From: Tchiowa on

Jordi wrote:
> Tchiowa wrote:
> > Jordi wrote:
> > >
> > > Note the 'some'.
> >
> > Exactly right. Each employer can do as he chooses. And if I am looking
> > for a job and one employer makes a better offer than another I choose
> > him. So the other employer has to "catch up" if he wants to compete.
> So? It's irrelevant to what we were talking about here.

Wrong. It's the crux of what we're talking about. Allowing the market
to work makes things better over time. Distorting the market like they
do in Europe will eventually have a cost. It already has.

> > > In terms of Purchasing Power Parity, two EU members are above the US in
> > > GDP per capita (Luxembourg and Ireland).
> >
> > First, note that PPP is a subjective measure. And particularly when you
> > get to things like travel (this is a travel group) those prices are
> > fairly constant internationally so the PPP distorts that.
> So? What % of the annual budget of the average person goes to travel?
> And Europeans do travel abroad more than Americans (just take a look at
> how many Americans have a passport).

I'm somewhat surprised that you fell into that somewhat simplistic
trap. The primary reason that more Europeans have passports that
Americans is the Balkanization of Europe. In parts of Europe you need a
passport in order to travel more than about an hour in any direct.
Americans can travel the length and breadth of North America without a
passport (inicluding Canada and Mexico). The fact that Europe fought
itself into tiny little legal entities that required people to have
passports to cross the street in some cases isn't something the Euros
should be bragging about.

> > Second, when you point out that only 2 individual members have better
> > PC GDP than the average of the US you are acknowledging that, taken as
> > a whole, Europe is in worse economic shape than the US.
> So is Japan, and nobody suggests Japanese don't have money to spend
> while on holiday.

As compared to Americans? I'm suggesting it.

> > Third, you are taking pieces of the whole in Europe and comparing them
> > with the whole in the US. Try comparing pieces against pieces. Take the
> > best countries in the EU and compare them with the best states in the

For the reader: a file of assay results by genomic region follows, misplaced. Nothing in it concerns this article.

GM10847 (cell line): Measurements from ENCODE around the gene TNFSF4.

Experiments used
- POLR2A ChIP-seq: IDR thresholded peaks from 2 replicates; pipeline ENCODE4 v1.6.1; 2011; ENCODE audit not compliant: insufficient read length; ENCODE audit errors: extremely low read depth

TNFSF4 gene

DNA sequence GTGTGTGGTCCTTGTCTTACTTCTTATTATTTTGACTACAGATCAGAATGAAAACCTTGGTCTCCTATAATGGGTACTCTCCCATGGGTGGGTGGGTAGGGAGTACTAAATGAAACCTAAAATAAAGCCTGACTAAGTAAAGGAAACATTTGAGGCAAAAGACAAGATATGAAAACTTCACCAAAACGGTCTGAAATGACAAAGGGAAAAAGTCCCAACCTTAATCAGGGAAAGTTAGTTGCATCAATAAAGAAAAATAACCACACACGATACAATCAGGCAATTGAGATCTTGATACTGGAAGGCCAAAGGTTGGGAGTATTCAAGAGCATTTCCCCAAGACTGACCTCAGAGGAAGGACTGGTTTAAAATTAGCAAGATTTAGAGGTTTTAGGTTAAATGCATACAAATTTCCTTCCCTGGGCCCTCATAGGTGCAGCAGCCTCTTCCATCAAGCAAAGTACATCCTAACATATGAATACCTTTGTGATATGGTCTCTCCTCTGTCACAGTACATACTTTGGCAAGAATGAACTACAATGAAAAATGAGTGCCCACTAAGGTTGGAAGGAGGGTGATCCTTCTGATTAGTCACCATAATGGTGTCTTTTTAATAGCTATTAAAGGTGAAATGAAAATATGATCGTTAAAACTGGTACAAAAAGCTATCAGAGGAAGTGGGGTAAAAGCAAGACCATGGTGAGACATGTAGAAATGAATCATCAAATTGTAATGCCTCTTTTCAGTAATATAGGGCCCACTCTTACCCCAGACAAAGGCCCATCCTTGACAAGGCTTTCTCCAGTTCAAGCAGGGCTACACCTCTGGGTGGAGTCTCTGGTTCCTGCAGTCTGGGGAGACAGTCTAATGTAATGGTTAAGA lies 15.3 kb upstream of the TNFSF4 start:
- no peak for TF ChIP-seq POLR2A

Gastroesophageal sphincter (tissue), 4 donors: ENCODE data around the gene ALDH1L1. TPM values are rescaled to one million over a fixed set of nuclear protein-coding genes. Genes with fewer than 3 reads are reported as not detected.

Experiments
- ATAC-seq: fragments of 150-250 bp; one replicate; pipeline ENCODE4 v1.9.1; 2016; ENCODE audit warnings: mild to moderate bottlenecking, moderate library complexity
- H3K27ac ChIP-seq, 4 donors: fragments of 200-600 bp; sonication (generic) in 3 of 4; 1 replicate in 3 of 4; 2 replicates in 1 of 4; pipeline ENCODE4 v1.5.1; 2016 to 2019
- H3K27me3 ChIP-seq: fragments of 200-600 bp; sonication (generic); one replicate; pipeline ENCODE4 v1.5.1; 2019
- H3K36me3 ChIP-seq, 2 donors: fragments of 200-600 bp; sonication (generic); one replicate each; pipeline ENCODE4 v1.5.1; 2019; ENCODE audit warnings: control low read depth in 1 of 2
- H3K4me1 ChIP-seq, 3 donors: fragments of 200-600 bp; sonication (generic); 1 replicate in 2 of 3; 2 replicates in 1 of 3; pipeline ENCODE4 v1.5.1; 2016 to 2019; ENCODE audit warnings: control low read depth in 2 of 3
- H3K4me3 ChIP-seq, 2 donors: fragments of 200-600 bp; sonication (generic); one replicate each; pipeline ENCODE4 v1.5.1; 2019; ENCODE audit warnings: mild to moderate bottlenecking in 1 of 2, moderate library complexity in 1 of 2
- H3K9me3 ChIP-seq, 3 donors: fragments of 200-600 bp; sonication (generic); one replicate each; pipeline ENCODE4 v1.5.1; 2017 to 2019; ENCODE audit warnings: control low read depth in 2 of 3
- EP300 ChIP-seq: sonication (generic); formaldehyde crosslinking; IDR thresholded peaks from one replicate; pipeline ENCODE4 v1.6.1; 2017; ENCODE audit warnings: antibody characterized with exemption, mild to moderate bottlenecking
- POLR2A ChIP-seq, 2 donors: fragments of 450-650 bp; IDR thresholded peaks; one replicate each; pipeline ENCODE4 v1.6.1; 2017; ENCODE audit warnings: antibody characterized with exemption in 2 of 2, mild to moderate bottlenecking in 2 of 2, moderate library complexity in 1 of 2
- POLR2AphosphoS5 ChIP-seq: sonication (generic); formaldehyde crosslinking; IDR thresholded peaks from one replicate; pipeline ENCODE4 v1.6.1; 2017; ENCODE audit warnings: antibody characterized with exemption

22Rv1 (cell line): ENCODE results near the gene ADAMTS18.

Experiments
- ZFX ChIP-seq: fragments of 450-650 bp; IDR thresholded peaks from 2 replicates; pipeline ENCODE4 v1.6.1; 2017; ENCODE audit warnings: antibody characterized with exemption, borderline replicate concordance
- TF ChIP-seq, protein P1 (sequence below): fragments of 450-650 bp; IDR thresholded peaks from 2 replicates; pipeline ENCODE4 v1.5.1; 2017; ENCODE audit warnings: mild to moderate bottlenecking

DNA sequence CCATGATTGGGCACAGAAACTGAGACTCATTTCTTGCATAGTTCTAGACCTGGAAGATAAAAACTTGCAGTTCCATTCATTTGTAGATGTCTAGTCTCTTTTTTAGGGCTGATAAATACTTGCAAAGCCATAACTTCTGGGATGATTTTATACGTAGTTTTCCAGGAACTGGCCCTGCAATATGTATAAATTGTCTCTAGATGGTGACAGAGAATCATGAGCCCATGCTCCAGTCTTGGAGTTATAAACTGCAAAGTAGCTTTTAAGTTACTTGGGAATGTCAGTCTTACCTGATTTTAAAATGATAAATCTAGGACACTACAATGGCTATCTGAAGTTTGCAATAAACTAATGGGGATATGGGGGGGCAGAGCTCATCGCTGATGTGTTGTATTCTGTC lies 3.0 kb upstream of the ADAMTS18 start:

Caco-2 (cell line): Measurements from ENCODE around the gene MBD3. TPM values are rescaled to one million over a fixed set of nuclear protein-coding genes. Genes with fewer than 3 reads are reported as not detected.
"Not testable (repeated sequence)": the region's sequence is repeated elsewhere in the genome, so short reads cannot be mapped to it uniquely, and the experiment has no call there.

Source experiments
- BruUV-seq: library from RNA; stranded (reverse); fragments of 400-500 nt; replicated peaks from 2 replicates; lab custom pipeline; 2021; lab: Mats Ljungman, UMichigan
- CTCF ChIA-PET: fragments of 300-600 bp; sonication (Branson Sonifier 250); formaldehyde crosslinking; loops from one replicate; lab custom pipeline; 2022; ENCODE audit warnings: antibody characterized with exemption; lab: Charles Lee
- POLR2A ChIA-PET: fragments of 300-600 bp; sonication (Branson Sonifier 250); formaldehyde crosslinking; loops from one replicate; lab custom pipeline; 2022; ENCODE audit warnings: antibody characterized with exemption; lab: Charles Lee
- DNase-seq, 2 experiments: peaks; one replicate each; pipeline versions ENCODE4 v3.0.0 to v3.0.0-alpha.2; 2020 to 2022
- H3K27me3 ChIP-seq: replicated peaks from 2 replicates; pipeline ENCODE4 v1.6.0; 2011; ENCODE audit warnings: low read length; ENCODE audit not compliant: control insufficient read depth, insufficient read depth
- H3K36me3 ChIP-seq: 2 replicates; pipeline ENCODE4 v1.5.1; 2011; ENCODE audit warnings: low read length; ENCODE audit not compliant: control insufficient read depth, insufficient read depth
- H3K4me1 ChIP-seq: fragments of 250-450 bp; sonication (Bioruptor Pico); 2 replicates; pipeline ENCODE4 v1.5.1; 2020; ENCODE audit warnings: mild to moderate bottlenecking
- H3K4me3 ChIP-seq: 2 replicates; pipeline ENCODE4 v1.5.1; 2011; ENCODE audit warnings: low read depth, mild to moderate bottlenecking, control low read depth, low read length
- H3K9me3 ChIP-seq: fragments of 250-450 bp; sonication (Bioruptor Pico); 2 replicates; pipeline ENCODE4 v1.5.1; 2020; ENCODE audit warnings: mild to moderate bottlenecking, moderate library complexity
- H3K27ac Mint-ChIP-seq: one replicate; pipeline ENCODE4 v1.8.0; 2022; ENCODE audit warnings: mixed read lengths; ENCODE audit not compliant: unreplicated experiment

> > US. A more accurate comparison. And the same result as I pointed out.
> > Europe has a poor economy compared with the US. And this employment
> > policy is one (of several) reason.
> How do you weigh happier citizens with that?

Quick change of subject, I see. You were happy to talk about money
until you got boxed into a corner.

> > > Also, the EU has a more even distribution of income than the US.
> >
> > Yes. Evenly low.
> There are more average Europeans than average Americans, that means
> someone is doing things well.


The average European is substantially poorer than the average American.
The average European would be considered lower (or lower-middle) class
financially in America. That is "doing something well"???

> > > So your point that somehow Europeans are deprived of cash to do what
> > > they want is plain false. They have, and they have more time to spend
> > > it the way they want.
> >
> > Your "so" doesn't follow at all from your data.
> >
> > And I didn't say Euros are "deprived of cash" I said that they have
> > less than Americans. And they do. You pointing out that only 2
> > countries in the EU have a better PC GDP than the average of the US
> > proves that.
> You're not following the discussion. When told that Europeans enjoy
> more vacation than Americans you replied what's the use if they don't
> have money to spend on them.

And if they have less money to spend on average then a higher
percentage will have no money to spend. Simple.

> > > > 1) You completely ducked the response. First you say pay is the best
> > > > way to reward efforts then you won't respond as to the obvious
> > > > contradiction when you support a process that reduces pay.
> > >
> > > There is no process reducing pay. People who want to have the option to
> > > renounce to part of their holiday allowance and work instead if both
> > > employer and employee agree to.
> >
> > ????? The pay is reduced from the outset. You just described how you
> > can recover part of that reduction by renouncing vacation. By doing so
> > you acknowledge that the pay is lower than it would be it there were
> > less vacation. So you proved yet another of my points
> Grasping at straws again, you're jumping from one subject to the other.

No, same subject. The vacation policy is hurting the workers.

> You first said giving more holiday is a great way to motivate somehow
> implying that European business don't reward efforts.

No, you said that. I said that "rewards" are a great way. That includes
salary *and* vacation.

> Then I replied:
> that's false, they get more benefits but especially more pay (the
> ultimate reason for which the individual works).

???? Euros get *less* pay.

> > > Again. There are no thresholds, this is social science.
> >
> > Your'e the one who claimed that this is some how excessive and causes
> > stress. Explain the difference.
> It's simple: excessive work causes stress but there is no way to
> calculate how much is excessive as it depends on every individual and
> work position.

Define "excessive". That was the question.